Marijuana magnates convene in Eugene

More than 700 attend Oregon Medical Marijuana Business Conference to discuss “the fastest-growing business in America.”

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More than 700 attended the Oregon Medical Marijuana Business Conference in Eugene to discuss “the fastest-growing business in America.”

Starting July 1, marijuana will be legal in Oregon, and at the conference over the weekend, entrepreneurs looked to sell to growers and dispensaries, the Register-Guard reports.

Many of the businesses represented at the conference, which concludes today, don’t sell marijuana at all, but instead were advertising their services and products to dispensaries and growers. Testing labs, real estate companies, confectionery makers, consultants, and machinery, heating, air conditioning and vaporizer manufacturers all were in attendance, to name a few. Even the Eugene Water & Electric Board had a booth to let the “cannabis community” know that the utility is “here to help,” just like they do for “any other business community,” said Steve Mangan, an EWEB accounts manager. Travis Ashley, 30, from Medford, is an extraction technician with High Grade Harvest, a cannabis collective dispensary based in Southern Oregon. He worked the High Grade booth, explaining its services and trading business cards.

“I’ve met a lot of people here who don’t know too much, but they are really interested,” Ashley said. He discovered High Grade while doing locksmithing and security systems for the business. He soon got a job at the firm’s dispensary in Talent and later moved up to technician. “There are so many fields opening up, from security to labs,” he said. “There are a lot of people here who are looking for a niche.”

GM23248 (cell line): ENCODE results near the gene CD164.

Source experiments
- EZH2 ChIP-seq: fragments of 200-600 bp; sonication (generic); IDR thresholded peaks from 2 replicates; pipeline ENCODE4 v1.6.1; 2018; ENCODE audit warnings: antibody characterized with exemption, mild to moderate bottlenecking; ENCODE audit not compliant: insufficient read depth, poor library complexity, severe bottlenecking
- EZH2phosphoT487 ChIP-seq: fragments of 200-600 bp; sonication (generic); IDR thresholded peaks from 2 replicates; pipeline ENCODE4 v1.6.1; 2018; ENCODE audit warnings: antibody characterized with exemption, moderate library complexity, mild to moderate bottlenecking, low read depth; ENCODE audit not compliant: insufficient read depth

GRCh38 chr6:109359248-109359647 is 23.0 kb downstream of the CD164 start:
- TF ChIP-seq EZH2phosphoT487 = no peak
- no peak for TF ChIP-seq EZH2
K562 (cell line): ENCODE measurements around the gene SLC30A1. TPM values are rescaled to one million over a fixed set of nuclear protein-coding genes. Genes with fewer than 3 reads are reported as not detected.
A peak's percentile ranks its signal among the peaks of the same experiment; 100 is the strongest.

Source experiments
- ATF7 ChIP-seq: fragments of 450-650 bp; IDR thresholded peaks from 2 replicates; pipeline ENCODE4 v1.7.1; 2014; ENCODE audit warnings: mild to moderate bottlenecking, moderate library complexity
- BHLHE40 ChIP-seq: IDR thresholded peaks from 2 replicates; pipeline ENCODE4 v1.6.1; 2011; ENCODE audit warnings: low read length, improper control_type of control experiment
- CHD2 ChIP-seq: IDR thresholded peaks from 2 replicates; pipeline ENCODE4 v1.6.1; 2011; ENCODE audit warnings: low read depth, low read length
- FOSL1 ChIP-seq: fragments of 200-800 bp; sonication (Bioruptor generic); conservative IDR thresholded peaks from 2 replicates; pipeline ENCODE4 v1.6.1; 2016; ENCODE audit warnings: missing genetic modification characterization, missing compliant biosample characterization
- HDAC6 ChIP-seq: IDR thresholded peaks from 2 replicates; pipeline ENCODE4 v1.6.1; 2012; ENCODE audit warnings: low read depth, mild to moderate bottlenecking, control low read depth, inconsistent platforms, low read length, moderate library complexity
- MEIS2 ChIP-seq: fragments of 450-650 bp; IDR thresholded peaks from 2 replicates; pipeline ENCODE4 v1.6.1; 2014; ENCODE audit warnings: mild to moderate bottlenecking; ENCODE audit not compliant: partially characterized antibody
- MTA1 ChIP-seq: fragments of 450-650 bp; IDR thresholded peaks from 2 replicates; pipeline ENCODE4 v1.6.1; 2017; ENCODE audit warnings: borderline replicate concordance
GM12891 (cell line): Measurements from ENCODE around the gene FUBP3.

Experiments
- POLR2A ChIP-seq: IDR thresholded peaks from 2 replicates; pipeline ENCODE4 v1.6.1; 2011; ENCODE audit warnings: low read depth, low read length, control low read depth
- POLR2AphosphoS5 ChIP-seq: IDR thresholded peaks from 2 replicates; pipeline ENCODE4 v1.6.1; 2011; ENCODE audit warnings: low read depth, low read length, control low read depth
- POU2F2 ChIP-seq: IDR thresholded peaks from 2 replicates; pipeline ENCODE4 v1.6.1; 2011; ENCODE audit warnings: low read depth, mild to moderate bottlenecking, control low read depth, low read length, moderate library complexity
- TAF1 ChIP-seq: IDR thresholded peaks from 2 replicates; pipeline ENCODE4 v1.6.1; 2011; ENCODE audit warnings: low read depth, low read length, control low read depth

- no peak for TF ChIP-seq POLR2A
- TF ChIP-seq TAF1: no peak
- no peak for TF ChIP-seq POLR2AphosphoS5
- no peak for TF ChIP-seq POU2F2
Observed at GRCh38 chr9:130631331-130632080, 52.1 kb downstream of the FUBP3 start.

Former New Mexico governor — and presidential hopeful — Gary Johnson attended the conference and gave a speech advocating for legalization across the country.

He gave an interview to in which he argued that Washington state was overtaxing consumers, wiping out several potential benefits.

Pay attention to how you are taxing it. Adopting rules and regulations and taxation that allows the entire industry to move above the line. I always point out that the tax revenue from marijuana gets dwarfed by the savings in law enforcement, the courts and prisons. You are moving the entire industry from a black market. You have all those incomes that are going to be reported to the IRS. Completely forget about tax revenue from the products.

All the other ancillary affects are more positive than the tax revenue. If there were no tax revenue at all we would be way, way ahead because of all of those other things.

READ ON: Marijuana is posed to be big business in Oregon, as examined in the March issue of Oregon Business.

In Portland, city officials are mulling a $1,500 permit business owners must obtain to run a legal pot shop, Willamette Week reports.

A city budget document shows officials in theOffice of Neighborhood Involvement still aren’t sure if such a permit is allowed underMeasure 91, which legalizes recreational weed. But they are planning to make the price steep.

“ONI is continuing to work with the City Attorney and the Office of Government Relations on what the city may be able to do locally due to the preemption language,” the City Budget Office report says. “The bureau has noted that if it is able to do a non-regulatory permit, then the fees would have to be relatively high to offset program costs—possibly $1,500 or more per permit.”


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